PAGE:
Mori-Torbole tunnel

The Mori–Torbole Tunnel (Italian: Galleria Adige–Garda) is a diversion tunnel completed in 1959 between the Italian towns of Mori and Nago-Torbole to connect the Adige river with Lake Garda.[1]

The entrance of the tunnel in Mori, seen from the bike path
The outlet of the tunnel in Torbole, seen from the route SS249 "Gardesana Orientale"

Its function is to reduce water levels in the river upstream of the province of Verona by discharging excess water into the lake.[2] The tunnel reduces the risk of flooding in Verona and environs from once every seventy years to once every two centuries.

To increase the level of Lake Garda by 0.4 inches (1 cm), the tunnel must divert about 130,000,000 cubic feet (3,700,000 m³) of water.

When the tunnel is open, the temperature shock and inflow of mud caused by the sudden influx of the Adige's water endanger the lake's fish populations, although the lake's larger volume is able to absorb large quantities of extraneous water into itself.[3] For these reasons the tunnel is used only on the rare occasion when there is a flood risk in the Veronese basin.

Main characteristicsEdit

  • Length: 32,392 ft (9,873 m)
  • Share of lead: 528 ft (161 m) a.s.l.
  • Opening level: 180 ft (55 m) a.s.l.
  • Difference: 348 ft (106 m)
  • Slope: 0.8688%
  • Average diameter: 26¼ ft (8 m)
  • Hydraulic section: 542½ sq. ft (50.40 m²)
  • Maximum capacity: 17,650 ft³ (500 m³/s)
  • Water speed at the maximum capacity: 36 ft/s (11 m/s)
  • Water speed at the minimum flow: 16 ft/s (5 m/s)

HistoryEdit

After the great floods of the second part of the 19th century (the last in 1882), defense of the city of Verona from Adige floods was deemed urgent. Using an idea already established in the 18th century, Venice's Water Magistrate proposed constructing a diversion tunnel to Lake Garda that would alleviate flooding by conveying that part of the Adige's flow exceeding the river's carrying capacity. The lake's surface area, equal to about 142 square miles (370 km²), would allow the diversion of huge volumes of river water with only a modest increase in the lake's level. The most appropriate solution was considered to be a tunnel originating on the right bank of the Adige near Ravazzone (a subdivision of Mori) and terminating at Lake Garda to the south of Torbole. The depth of the lake at that location would allow solid material that might be transported by the water to be deposited without damage. Construction began under the fascist government in March 1939, was suspended for the war in 1943, then resumed in 1954 to finish in May 1959.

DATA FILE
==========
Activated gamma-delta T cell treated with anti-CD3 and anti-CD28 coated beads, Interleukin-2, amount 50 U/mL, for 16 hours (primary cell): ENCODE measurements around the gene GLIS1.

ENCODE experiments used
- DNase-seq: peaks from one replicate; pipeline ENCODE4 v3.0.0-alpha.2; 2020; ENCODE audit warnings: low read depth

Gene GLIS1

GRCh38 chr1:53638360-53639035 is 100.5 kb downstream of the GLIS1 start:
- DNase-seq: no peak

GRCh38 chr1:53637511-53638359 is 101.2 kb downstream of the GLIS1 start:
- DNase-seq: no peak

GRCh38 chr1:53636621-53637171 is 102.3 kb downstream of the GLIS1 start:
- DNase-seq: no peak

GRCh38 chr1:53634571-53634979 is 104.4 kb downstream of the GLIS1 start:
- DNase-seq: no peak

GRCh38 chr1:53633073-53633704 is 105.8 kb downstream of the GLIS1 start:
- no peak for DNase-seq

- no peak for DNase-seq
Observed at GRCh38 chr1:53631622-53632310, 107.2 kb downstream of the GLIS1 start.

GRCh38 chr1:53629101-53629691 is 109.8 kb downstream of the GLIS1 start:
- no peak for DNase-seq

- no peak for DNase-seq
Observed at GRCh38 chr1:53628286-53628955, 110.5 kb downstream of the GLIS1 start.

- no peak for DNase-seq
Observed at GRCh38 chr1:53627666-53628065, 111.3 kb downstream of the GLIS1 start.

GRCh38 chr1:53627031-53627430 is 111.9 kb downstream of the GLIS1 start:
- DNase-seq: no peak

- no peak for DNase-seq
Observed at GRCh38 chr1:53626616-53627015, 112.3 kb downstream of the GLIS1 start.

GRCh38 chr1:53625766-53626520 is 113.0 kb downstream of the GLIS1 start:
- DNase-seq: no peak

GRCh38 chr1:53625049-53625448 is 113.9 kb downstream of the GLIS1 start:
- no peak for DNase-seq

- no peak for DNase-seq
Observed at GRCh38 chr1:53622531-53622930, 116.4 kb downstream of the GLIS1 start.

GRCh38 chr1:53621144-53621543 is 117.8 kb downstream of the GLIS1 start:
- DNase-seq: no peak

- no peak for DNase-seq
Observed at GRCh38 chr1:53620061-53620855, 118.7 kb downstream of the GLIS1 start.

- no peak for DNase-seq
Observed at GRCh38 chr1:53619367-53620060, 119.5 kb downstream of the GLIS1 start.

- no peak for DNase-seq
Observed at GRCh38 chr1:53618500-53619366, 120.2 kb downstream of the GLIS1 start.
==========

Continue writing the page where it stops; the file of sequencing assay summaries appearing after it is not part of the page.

Lake Loppio was drained during the construction of the tunnel. Water leaks became common as the tunnel approached the lake, and the lake was drained to prevent these and to reduce the danger posed to the workers.[2]

The tunnel was used eleven distinct times in the 55 years between its opening and 2002.[2] It was opened again in October 2018 in response to unusually high water levels in the Adige.[3]

FeaturesEdit

The electromechanical equipment that supports the Adige-Garda Tunnel consists of grilles, watertight doors and gates with associated control panels, and controls housed in special rooms. The gates are positioned on four intake windows. Each gate has a width of 31 feet (9.50 m) and is made up of two overlapping panels. The lower of the two panels is 10 feet (3 m) high and the upper one 16 feet (5 m) high.

See alsoEdit

ReferencesEdit

  1. ^ "L'Adige ora fa paura al Veneto "Aprire la galleria Mori–Torbole". Non si fa da quasi 20 anni" (in Italian). Retrieved October 29, 2018.
  2. ^ a b c Vaccari, Alessandro (22 October 2014). "La galleria Adige Garda per la salvaguardia del territorio". Girovagando in Trentino (in Italian). Retrieved 12 July 2020.
  3. ^ a b "La galleria Adige Garda salva il Veneto dall'alluvione". l'Adige.it (in Italian). Retrieved 12 July 2020.

Coordinates: 45°51′51″N 10°56′50″E / 45.8641°N 10.9472°E / 45.8641; 10.9472